Country of Origin: United States of America
Other (Lunar Surface Model): 204 in. diameter (518.2cm)
Other (Lunar Surface Model Max): 16in. (40.6cm)
Other (lunar surface model min): 5in. (12.7cm)
Styrofoam glued together, covered with water putty mixed with styrofoam. Sawdust and volcanic cinders were added for detail to the surface. Powdered cinders and scale rocks from the San Francisco volcanic field placed on top.
This model of the Surveyor V landing site was constructed by the U.S. Geological Survey, Center of Astrogeology, as an attempt to duplicate a small part of the lunar surface. The topography, color, texture, and photometric properties of this model were based on measurements made by the Surveyor V spacecraft. The model was made by gluing sheets of styrofoam together and cutting coarse crater shapes to duplicate the topography seen by Surveyor V. Water putty mixed with styrofoam, sawdust, and volcanic cinders added detail to the surface and helped to create a realistic apperance. Powdered cinders and scale rocks from the San Francisco volcanic field were then placed on top. Microcratering was achieved by dropping objects from a height of 4' to 6' above the surface.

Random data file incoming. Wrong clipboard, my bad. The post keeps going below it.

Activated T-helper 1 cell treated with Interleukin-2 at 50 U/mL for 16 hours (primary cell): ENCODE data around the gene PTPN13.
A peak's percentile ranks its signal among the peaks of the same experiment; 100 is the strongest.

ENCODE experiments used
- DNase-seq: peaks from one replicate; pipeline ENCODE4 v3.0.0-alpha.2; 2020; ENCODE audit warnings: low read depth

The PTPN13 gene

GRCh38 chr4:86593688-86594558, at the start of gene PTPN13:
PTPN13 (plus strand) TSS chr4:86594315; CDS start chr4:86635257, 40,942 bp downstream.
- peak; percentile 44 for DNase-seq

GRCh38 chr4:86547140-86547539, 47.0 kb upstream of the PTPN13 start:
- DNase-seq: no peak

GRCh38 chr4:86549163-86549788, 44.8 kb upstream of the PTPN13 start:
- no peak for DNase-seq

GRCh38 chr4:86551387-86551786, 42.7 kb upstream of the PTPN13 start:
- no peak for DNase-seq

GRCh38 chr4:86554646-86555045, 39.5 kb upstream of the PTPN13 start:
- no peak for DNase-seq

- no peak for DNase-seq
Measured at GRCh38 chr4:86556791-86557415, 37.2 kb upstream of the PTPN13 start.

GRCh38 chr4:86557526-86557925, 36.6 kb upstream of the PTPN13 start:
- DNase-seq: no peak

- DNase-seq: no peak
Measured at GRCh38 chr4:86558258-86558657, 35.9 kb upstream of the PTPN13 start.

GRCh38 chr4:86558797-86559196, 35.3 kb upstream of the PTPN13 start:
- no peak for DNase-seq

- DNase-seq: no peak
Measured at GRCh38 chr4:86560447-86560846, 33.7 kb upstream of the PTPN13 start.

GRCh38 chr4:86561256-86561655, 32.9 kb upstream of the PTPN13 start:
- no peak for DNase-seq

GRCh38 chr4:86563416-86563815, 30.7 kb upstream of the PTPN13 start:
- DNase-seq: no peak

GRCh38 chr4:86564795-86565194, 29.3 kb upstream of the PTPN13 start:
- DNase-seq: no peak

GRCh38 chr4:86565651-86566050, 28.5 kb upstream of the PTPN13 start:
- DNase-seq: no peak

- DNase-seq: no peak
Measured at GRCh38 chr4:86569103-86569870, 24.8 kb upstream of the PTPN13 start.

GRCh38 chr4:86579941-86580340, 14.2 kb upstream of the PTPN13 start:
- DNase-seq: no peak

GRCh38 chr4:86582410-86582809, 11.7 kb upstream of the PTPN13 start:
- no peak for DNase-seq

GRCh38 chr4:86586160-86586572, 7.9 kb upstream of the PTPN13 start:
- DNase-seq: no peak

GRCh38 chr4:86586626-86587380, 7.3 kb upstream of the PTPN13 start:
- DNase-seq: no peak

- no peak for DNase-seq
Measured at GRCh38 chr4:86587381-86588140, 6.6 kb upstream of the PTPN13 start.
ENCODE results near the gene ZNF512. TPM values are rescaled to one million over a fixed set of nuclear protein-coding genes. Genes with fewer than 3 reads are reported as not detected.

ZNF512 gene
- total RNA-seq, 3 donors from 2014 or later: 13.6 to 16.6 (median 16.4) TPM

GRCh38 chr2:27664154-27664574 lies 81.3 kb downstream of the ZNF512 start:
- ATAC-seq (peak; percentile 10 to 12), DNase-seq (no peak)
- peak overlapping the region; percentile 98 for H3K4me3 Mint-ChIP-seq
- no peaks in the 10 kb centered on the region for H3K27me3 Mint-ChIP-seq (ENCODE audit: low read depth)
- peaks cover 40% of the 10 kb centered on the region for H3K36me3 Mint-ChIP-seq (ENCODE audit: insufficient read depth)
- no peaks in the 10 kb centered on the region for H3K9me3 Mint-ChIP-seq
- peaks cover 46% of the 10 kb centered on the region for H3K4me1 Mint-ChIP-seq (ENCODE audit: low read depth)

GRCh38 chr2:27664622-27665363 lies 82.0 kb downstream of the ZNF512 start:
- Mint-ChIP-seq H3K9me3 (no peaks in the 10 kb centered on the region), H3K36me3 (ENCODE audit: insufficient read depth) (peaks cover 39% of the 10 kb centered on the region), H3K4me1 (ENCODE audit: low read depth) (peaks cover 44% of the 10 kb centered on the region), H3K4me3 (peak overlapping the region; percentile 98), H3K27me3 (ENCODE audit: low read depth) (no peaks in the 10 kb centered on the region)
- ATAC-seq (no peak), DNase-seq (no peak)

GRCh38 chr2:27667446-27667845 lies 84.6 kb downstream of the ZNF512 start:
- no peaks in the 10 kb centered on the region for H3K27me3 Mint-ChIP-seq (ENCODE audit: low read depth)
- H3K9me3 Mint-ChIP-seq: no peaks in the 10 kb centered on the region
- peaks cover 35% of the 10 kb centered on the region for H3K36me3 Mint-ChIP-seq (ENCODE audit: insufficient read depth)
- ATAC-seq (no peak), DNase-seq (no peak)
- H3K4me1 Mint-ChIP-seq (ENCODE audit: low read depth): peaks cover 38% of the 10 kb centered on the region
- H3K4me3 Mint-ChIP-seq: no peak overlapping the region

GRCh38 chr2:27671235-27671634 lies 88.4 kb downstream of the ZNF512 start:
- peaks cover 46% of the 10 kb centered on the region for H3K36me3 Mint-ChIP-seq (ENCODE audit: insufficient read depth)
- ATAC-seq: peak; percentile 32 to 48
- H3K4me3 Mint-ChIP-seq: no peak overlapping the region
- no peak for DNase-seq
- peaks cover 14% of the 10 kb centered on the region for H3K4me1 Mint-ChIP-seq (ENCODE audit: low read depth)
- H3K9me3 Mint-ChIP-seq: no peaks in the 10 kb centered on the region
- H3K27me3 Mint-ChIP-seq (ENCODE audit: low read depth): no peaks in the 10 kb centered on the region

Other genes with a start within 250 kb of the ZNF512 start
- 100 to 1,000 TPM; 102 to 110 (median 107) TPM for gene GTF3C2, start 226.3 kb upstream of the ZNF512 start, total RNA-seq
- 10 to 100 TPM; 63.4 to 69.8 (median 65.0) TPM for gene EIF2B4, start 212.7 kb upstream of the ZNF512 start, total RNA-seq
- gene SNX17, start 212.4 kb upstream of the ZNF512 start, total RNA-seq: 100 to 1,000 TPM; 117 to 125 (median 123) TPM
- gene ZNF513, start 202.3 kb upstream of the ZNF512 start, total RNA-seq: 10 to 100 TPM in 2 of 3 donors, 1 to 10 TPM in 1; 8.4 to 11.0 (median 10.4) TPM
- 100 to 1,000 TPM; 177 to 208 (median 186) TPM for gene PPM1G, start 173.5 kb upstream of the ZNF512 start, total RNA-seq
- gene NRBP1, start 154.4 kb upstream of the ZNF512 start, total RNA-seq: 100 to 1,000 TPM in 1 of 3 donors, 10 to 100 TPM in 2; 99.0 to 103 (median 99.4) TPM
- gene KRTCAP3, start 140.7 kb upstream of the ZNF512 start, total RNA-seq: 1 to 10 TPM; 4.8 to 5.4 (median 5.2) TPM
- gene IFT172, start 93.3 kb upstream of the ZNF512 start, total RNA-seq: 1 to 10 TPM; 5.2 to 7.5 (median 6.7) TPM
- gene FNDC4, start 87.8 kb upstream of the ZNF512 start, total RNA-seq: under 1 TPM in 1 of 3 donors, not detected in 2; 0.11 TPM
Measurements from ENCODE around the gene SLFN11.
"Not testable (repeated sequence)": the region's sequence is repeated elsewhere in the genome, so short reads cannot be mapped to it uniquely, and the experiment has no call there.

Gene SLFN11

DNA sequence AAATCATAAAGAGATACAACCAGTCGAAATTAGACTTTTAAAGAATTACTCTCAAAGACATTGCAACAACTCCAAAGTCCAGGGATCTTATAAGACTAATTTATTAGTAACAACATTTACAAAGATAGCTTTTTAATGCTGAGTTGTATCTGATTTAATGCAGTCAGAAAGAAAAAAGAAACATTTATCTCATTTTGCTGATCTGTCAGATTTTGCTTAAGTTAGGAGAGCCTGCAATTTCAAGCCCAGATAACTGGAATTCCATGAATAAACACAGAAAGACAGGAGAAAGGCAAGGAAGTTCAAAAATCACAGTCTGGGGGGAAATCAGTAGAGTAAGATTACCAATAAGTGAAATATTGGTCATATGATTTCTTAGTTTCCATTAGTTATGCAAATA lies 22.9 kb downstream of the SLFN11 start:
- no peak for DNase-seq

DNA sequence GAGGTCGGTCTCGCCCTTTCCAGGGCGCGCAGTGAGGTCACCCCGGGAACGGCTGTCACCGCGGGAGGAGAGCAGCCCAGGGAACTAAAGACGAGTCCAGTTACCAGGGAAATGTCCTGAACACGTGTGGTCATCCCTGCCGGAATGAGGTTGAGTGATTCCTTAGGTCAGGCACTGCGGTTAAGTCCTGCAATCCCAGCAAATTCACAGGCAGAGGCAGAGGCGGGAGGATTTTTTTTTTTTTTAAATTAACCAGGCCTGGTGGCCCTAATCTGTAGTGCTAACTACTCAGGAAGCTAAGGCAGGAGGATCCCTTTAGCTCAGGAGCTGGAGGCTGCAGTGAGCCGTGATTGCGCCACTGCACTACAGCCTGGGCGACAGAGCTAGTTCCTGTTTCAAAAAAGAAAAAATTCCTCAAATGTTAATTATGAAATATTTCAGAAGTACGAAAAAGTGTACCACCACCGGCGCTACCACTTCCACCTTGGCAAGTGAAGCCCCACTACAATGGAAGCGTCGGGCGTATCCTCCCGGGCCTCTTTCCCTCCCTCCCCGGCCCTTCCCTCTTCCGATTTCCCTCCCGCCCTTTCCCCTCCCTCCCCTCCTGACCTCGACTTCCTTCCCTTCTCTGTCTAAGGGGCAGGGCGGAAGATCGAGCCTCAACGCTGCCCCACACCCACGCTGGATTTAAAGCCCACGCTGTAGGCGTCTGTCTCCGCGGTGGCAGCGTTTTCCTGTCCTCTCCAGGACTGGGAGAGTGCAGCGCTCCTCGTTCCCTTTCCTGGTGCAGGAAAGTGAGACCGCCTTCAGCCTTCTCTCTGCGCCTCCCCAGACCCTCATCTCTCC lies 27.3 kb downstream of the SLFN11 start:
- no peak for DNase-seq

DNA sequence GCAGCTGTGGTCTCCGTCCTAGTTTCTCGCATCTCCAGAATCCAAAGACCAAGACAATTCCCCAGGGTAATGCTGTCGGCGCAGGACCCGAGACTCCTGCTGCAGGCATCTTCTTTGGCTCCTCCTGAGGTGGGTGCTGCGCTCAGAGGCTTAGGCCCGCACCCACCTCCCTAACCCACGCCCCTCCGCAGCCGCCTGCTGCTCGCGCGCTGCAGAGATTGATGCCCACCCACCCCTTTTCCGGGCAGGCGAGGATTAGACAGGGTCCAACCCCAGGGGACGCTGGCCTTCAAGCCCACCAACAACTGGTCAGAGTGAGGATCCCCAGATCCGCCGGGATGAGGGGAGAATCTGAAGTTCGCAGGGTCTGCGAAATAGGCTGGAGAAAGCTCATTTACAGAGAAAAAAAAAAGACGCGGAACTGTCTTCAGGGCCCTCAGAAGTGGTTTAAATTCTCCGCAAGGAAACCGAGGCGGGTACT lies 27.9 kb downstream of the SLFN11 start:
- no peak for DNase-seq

This model was used as a training aid for the Apollo astronauts and was featured in CBS broadcasts of the Apollo 11 landing. It was acquired by the Smithsonian Institution in 1971 and has been on display at the Michigan Space Center since its opening in 1976.
Acquired from U.S. Geological Survey, Center for Astrogeology